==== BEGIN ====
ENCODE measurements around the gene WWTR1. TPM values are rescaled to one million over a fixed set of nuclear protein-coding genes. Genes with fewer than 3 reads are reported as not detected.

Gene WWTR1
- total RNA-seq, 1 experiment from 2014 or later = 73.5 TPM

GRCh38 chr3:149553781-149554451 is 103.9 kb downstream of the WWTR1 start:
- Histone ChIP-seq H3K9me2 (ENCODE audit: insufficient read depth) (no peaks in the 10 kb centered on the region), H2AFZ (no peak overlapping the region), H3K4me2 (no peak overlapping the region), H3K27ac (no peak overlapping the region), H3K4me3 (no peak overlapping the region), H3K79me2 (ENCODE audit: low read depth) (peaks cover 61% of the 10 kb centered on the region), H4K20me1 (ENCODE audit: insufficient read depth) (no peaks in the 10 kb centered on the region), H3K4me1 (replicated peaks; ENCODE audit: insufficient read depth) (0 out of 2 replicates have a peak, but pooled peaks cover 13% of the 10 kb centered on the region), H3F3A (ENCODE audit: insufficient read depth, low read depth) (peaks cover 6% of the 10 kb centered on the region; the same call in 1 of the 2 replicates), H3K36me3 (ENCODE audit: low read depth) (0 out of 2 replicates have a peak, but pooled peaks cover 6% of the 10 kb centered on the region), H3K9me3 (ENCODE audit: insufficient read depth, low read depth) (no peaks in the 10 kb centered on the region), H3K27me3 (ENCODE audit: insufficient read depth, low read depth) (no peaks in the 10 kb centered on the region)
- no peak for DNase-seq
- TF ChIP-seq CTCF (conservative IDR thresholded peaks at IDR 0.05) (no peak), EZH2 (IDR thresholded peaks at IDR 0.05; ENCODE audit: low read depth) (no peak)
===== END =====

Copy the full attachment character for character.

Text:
ENCODE measurements around the gene WWTR1. TPM values are rescaled to one million over a fixed set of nuclear protein-coding genes. Genes with fewer than 3 reads are reported as not detected.

Gene WWTR1
- total RNA-seq, 1 experiment from 2014 or later = 73.5 TPM

GRCh38 chr3:149553781-149554451 is 103.9 kb downstream of the WWTR1 start:
- Histone ChIP-seq H3K9me2 (ENCODE audit: insufficient read depth) (no peaks in the 10 kb centered on the region), H2AFZ (no peak overlapping the region), H3K4me2 (no peak overlapping the region), H3K27ac (no peak overlapping the region), H3K4me3 (no peak overlapping the region), H3K79me2 (ENCODE audit: low read depth) (peaks cover 61% of the 10 kb centered on the region), H4K20me1 (ENCODE audit: insufficient read depth) (no peaks in the 10 kb centered on the region), H3K4me1 (replicated peaks; ENCODE audit: insufficient read depth) (0 out of 2 replicates have a peak, but pooled peaks cover 13% of the 10 kb centered on the region), H3F3A (ENCODE audit: insufficient read depth, low read depth) (peaks cover 6% of the 10 kb centered on the region; the same call in 1 of the 2 replicates), H3K36me3 (ENCODE audit: low read depth) (0 out of 2 replicates have a peak, but pooled peaks cover 6% of the 10 kb centered on the region), H3K9me3 (ENCODE audit: insufficient read depth, low read depth) (no peaks in the 10 kb centered on the region), H3K27me3 (ENCODE audit: insufficient read depth, low read depth) (no peaks in the 10 kb centered on the region)
- no peak for DNase-seq
- TF ChIP-seq CTCF (conservative IDR thresholded peaks at IDR 0.05) (no peak), EZH2 (IDR thresholded peaks at IDR 0.05; ENCODE audit: low read depth) (no peak)